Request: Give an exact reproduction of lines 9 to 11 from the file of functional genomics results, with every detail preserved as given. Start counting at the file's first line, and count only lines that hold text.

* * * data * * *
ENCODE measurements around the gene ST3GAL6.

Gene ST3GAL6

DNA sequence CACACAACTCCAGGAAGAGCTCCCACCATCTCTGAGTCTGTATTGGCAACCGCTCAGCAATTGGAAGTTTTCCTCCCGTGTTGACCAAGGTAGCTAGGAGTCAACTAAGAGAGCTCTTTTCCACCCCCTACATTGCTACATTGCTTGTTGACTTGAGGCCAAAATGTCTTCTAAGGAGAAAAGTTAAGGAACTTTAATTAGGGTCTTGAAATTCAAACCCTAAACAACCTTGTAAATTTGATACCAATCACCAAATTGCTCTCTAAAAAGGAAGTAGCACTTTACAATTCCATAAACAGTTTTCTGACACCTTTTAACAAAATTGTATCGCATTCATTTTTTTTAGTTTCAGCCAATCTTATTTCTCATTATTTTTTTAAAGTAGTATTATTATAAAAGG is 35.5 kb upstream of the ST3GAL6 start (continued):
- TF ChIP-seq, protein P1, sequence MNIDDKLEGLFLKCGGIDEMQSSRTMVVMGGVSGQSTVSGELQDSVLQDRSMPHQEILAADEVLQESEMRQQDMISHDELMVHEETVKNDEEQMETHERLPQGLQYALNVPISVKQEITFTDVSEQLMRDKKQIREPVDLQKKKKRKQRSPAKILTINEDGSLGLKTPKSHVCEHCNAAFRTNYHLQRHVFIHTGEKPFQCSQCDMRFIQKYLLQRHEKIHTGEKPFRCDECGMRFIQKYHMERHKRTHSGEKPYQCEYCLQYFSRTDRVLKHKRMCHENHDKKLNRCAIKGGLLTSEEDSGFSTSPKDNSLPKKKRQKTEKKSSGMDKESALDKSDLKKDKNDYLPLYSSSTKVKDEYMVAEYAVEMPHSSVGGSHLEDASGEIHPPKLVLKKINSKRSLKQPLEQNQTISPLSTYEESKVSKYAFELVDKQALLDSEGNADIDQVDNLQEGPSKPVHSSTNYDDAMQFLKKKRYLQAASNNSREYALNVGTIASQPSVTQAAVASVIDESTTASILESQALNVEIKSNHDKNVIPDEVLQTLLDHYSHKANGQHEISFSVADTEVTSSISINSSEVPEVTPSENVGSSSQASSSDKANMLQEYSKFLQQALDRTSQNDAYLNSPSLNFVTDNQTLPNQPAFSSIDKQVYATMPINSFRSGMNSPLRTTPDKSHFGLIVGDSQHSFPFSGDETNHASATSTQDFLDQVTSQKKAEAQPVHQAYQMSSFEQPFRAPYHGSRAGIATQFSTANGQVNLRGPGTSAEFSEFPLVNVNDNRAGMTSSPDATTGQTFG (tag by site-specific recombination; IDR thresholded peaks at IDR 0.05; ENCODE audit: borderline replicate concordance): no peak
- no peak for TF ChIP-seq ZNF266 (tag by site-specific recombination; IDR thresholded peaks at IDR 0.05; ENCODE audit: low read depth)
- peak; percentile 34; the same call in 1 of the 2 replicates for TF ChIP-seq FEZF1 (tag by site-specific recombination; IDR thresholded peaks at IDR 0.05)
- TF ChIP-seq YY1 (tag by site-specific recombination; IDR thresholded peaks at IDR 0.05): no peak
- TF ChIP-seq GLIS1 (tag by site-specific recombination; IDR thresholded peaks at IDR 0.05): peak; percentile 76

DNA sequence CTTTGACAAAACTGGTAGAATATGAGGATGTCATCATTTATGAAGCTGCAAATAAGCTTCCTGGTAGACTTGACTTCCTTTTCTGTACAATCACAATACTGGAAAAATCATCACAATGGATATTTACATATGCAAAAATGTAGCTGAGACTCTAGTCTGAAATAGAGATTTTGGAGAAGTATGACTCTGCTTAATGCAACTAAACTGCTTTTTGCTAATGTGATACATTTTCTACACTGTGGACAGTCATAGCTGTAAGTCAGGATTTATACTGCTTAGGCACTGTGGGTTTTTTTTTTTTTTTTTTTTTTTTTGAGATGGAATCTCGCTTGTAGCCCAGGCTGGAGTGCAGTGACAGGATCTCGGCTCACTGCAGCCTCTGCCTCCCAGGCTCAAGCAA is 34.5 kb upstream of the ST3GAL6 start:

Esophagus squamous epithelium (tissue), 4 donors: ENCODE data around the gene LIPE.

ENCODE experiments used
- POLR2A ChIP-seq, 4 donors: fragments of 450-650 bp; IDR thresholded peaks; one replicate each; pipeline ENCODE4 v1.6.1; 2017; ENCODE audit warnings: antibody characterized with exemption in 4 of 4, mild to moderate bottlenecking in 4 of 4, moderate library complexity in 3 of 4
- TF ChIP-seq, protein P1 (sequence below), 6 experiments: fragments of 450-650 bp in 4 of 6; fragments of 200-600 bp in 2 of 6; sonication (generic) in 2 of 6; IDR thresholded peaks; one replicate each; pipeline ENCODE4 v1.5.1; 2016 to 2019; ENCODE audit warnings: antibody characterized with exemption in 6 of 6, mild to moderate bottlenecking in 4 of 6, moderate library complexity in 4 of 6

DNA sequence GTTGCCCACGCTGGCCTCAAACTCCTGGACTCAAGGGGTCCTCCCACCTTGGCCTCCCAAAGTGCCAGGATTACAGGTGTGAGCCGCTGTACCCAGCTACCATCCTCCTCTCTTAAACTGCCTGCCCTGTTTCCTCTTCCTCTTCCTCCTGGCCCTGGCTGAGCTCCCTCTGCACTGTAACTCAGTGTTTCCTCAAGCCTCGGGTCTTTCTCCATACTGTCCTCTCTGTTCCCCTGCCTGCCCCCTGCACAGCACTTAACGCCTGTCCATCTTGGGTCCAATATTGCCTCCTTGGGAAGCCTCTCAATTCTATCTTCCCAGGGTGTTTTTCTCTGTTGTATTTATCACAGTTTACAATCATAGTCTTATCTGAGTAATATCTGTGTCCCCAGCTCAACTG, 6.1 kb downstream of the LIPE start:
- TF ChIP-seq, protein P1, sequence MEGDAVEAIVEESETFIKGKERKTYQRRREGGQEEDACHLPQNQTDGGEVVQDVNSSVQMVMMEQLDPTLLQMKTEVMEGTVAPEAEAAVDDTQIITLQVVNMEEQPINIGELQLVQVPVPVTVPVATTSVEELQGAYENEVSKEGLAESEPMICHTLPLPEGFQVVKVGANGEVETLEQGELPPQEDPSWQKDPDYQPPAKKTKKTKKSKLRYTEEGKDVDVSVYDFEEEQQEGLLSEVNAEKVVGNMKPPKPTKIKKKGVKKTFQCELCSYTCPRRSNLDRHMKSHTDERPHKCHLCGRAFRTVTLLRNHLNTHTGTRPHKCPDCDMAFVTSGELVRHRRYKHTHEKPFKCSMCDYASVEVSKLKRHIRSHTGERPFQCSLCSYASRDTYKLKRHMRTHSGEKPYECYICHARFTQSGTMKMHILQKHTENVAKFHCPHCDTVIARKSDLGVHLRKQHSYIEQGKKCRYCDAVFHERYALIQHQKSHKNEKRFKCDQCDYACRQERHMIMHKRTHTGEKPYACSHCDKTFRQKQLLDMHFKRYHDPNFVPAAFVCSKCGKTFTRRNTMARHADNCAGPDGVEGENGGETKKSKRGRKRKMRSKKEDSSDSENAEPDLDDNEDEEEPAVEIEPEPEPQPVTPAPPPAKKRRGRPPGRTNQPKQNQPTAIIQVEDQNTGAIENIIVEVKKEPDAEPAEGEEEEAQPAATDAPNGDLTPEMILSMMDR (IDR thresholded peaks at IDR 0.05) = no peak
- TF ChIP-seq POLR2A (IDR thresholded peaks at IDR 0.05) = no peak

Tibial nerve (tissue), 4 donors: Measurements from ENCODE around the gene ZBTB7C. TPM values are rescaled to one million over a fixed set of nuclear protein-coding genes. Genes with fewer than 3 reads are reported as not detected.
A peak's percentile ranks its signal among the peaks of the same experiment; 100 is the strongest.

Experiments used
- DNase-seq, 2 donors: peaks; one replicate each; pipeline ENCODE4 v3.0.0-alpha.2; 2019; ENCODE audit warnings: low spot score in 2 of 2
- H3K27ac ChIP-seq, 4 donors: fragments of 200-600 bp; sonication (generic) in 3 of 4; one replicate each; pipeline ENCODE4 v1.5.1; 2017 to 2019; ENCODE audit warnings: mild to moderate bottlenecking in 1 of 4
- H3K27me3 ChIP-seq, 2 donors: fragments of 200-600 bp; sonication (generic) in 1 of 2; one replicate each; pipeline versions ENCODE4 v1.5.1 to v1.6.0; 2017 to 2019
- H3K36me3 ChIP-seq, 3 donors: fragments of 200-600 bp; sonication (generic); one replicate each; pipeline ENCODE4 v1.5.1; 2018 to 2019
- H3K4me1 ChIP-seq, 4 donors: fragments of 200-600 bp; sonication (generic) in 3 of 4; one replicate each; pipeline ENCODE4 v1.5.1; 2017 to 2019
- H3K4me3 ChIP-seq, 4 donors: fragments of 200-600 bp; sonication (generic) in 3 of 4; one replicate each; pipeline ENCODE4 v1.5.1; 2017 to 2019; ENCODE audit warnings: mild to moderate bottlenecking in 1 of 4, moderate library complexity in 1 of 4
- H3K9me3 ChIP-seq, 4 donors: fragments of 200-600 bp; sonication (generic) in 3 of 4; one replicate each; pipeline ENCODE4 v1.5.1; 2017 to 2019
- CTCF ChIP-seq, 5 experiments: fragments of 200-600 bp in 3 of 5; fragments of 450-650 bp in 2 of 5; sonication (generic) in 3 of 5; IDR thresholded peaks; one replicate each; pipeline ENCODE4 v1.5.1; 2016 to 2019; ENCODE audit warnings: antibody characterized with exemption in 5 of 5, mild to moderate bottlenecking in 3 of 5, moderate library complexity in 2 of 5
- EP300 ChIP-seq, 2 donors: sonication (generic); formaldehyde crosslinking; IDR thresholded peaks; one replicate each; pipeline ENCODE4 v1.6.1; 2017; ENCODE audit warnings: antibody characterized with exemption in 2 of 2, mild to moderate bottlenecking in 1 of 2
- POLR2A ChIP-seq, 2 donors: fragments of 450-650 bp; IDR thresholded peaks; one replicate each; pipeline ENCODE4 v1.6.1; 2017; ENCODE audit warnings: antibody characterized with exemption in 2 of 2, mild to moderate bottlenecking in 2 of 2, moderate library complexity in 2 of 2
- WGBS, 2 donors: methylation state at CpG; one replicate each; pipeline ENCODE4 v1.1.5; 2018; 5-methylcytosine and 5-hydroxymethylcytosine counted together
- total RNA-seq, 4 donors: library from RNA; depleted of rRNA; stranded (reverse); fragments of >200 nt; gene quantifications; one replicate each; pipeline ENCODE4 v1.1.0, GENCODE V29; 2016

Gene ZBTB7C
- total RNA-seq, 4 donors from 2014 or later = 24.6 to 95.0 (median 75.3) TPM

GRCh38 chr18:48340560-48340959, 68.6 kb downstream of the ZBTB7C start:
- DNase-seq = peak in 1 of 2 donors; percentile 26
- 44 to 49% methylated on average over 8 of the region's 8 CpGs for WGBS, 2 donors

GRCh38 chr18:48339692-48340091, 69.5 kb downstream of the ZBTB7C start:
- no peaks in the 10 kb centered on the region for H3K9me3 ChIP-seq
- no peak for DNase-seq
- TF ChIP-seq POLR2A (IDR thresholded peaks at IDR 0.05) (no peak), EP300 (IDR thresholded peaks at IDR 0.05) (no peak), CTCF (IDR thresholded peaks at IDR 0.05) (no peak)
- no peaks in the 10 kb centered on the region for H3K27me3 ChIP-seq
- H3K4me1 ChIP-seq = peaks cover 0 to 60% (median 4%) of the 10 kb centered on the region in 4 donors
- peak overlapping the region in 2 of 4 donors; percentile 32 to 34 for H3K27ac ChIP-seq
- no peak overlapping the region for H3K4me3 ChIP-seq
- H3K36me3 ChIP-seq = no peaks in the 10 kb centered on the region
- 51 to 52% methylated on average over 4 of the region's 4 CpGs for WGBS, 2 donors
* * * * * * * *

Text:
DNA sequence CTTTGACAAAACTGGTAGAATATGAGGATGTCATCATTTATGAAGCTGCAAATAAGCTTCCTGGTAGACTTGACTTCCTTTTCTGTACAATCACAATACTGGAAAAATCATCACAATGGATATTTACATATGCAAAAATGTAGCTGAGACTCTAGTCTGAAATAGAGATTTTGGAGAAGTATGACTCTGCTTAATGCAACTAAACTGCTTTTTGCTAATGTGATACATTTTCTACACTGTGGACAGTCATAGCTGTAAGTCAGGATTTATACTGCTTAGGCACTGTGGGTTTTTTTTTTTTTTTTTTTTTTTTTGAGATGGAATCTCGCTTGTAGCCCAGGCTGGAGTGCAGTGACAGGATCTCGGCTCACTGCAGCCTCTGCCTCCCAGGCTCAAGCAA is 34.5 kb upstream of the ST3GAL6 start:

Esophagus squamous epithelium (tissue), 4 donors: ENCODE data around the gene LIPE.

ENCODE experiments used